Corey Johnson to DOT: Mixing Zones and Painted Pedestrian Islands Aren’t Good Enough for 10th Avenue

In addition to his letter to DOT, Johnson could support more robust street redesigns by pushing to increase DOT's budget for them. 

DOT's redesign of 10th Avenue/Amsterdam Avenue calls for pedestrian islands made out of paint, not concrete. Image: DOT
DOT's redesign of 10th Avenue/Amsterdam Avenue calls for pedestrian islands made out of paint, not concrete. Image: DOT

City Council Speaker Corey Johnson wants DOT to provide better protection for pedestrians and cyclists in its redesign of 10th Avenue.

DOT’s plan for 10th Avenue and Amsterdam Avenue calls for a protected bike lane between 52nd and 72nd streets. At most intersections where turning car traffic crosses the path of cyclists, however, the design calls for “mixing zones” that have proven to be more hazardous than other intersection designs in DOT’s toolkit. And instead of pouring concrete for the pedestrian islands, DOT is planning to paint and plastic posts.

Last month, Manhattan Community Board 4 asked DOT for safer intersection treatments. Johnson, who represents Hell’s Kitchen and Chelsea, echoed those requests yesterday in a letter he sent to DOT Commissioner Polly Trottenberg, which seeks:

  1. Raised concrete pedestrian refuge areas on the north side of W. 52nd Street, W. 53rd Street, W. 55th Street, W. 57th Street, W. 59th Street, and pedestrian refuge areas on both the north and south side of school/hospital crossings at W 58th and W 59th Streets to ensure that pedestrians are fully protected from speeding trucks and cars.
  2. Split-phase turn signals at all left turn intersections instead of “mixing zones” to protect pedestrians and cyclists from turning vehicles.
  3. Signal timing adjustments to conform to the 25 mph legal speed limit during the day and night.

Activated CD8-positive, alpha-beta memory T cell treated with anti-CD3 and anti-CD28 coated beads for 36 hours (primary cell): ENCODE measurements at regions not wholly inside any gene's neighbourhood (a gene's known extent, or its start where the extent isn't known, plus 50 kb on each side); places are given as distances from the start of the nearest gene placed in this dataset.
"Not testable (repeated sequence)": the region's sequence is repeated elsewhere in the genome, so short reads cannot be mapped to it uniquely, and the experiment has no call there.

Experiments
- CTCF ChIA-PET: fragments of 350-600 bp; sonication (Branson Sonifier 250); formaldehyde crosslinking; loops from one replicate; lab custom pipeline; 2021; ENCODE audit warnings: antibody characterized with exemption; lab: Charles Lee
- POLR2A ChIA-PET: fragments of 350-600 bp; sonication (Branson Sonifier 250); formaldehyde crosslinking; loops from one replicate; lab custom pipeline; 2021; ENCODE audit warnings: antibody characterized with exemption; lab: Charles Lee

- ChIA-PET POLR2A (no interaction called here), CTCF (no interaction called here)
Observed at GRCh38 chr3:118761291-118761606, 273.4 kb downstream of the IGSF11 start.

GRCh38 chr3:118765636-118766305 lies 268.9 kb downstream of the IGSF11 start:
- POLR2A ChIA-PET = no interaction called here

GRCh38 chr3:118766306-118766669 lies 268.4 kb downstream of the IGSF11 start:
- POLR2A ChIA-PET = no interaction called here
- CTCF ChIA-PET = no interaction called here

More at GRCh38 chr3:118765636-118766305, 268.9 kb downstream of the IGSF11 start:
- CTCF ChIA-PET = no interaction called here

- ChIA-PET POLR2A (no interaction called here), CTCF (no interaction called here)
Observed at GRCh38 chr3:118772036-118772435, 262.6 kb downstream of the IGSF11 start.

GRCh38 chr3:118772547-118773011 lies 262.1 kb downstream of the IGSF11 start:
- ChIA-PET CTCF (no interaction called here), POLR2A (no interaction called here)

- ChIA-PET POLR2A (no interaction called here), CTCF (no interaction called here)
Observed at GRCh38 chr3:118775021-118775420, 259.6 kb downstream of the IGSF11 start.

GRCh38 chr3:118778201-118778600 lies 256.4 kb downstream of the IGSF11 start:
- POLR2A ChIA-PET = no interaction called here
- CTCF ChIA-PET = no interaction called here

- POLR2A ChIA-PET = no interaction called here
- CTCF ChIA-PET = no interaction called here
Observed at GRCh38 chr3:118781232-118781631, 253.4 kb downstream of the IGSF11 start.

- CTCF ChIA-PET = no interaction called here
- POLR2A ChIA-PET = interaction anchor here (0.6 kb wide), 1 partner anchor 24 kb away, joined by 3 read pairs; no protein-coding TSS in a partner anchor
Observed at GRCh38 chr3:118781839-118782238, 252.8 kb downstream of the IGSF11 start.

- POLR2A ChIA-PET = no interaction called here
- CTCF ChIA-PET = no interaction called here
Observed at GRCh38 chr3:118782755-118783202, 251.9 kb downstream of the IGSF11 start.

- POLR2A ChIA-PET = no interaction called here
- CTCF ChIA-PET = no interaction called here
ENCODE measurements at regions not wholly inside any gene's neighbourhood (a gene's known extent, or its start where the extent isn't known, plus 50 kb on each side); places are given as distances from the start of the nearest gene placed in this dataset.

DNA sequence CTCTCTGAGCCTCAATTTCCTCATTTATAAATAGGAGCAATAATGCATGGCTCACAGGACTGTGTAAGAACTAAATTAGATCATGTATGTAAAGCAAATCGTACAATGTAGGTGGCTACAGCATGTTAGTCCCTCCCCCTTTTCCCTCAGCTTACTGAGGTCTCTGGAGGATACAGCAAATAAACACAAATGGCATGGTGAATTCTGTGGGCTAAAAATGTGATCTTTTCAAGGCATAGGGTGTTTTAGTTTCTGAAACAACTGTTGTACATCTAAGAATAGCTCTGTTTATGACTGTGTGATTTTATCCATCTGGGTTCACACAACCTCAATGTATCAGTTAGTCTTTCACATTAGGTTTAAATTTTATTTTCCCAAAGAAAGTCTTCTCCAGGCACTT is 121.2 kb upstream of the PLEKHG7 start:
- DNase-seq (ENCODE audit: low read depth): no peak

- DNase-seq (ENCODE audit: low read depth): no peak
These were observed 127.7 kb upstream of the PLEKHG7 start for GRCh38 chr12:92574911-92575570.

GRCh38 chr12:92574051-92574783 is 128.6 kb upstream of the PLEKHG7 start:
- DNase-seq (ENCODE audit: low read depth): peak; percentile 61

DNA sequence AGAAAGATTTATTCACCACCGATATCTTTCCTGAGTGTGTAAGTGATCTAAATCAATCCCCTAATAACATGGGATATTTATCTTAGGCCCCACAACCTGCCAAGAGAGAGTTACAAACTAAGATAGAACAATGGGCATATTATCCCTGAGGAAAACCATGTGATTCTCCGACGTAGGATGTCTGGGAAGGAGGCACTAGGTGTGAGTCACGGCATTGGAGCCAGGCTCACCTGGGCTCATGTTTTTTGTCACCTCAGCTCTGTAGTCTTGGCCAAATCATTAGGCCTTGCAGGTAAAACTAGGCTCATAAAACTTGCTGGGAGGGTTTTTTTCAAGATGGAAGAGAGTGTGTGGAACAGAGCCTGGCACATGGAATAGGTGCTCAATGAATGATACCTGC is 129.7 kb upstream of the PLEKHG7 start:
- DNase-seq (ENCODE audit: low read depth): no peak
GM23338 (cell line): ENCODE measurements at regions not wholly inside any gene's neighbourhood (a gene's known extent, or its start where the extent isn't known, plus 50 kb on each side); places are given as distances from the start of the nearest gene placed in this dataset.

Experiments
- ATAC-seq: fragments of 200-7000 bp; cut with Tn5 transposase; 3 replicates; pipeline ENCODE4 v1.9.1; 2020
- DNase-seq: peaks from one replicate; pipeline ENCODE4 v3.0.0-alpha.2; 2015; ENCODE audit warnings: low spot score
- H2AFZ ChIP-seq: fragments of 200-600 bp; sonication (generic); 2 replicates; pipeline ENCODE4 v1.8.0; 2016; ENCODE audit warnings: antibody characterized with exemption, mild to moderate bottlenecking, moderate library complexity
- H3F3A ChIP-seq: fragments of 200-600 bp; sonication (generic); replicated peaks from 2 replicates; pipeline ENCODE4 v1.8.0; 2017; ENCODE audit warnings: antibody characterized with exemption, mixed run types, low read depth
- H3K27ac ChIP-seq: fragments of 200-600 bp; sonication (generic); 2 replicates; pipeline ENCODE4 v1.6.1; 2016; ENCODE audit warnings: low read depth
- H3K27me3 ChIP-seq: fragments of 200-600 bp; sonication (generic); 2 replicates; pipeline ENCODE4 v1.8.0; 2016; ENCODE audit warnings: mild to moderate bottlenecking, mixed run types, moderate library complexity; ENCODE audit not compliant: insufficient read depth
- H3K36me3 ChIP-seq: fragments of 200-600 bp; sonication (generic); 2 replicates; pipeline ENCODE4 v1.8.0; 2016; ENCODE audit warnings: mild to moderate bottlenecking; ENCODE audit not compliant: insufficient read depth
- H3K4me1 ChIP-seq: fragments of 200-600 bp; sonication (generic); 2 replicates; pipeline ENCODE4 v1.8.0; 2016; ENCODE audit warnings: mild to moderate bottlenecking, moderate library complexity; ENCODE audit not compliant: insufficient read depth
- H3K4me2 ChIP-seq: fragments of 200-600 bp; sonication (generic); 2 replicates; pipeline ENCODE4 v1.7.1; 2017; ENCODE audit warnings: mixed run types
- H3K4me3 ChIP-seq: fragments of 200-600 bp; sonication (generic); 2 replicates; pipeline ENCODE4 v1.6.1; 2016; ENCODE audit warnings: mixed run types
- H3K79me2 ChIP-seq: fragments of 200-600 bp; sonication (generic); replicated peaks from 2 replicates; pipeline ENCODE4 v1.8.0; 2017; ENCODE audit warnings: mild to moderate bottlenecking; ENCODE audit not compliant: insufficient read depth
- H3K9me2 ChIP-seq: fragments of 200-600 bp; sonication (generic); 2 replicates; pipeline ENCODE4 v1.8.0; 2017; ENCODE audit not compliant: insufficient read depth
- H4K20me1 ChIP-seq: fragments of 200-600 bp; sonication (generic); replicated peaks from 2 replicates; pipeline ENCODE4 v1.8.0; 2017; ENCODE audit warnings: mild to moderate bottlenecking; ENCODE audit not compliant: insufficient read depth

In addition to the letter, Johnson could support more robust street redesigns by making a stronger push to increase DOT’s budget for them.

The agency has said it lacks the resources to install concrete pedestrian islands in the 10th Avenue/Amsterdam Avenue project. But in recent years, Trottenberg and Mayor de Blasio haven’t taken up the City Council’s proposals to increase DOT’s budget to implement street redesigns. While the city has increased its street construction budget, those changes largely bypass DOT and its bike lane program, which clearly needs more to work with if it’s going to deliver better street designs.

  • ItsEasyBeingGreen

    The new crosstown mixing zones have already had their first documented victim:

  • Daphna

    Has there not been citywide signal timing adjustments at all intersections to conform to the 25 mph speed limit? I assumed there was signal adjustment to the reduced citywide speed limit (from 30 to 25mph) when the lower speed limit went into effect 11/2014. It is alarming that the City Council speaker is calling for that signal timing adjustment now for a limited area. This adjustment should have taken place citywide 2.5 years ago!

  • Daphna

    It’s refreshing to see a politician calling for more robust street safety measures instead of focusing predominantly on the desires of motorists.

  • Daphna

    Mixing zones, while dangerous in terms of merging and visibility, are also more frequently used for illegal curbside parking and bike lane blocking. The newer design for left turns with flexible delineators and painted tan areas, works far better in terms of discouraging illegal parking that blocks the bike lane.

  • MatthewEH

    Split-phase signals at every intersection are how the 8th and 9th Avenue lanes are set up right now, at least the segments south of 34th Street. Same with the Broadway lane from 58th to

    They are a tremendous PITA! They make the portion of the traffic light cycle where a bike can proceed too short, and cyclists simply can’t make efficient progress with so much red time in their travel direction. And much of the time there *won’t* be any traffic waiting to make a left turn, so cyclists will proceed instead. The whole setup sorta becomes a defacto mixing zone instead.

    This isn’t great. It tends to ingrain “I’ll just go!” as a bad habit, and makes for an easy behavior to target during ticket blitzes.

  • HamTech87

    Or let’s have a green wave to favor bicycles!

  • crazyvag

    I agree, but it also shows that there are right wasw and wrong ways to do mixing zones. In SF we have some of both. Best ones essentially make the bike lane about 8ft wider and create a narrow opening for cars to merge into the turn lane. Intersection of 7th and Folsom in SF has that. See image below.

  • MatthewEH

    Looks to me like this design also requires removing more parking spots. May be a tough sell in NYC on that basis…


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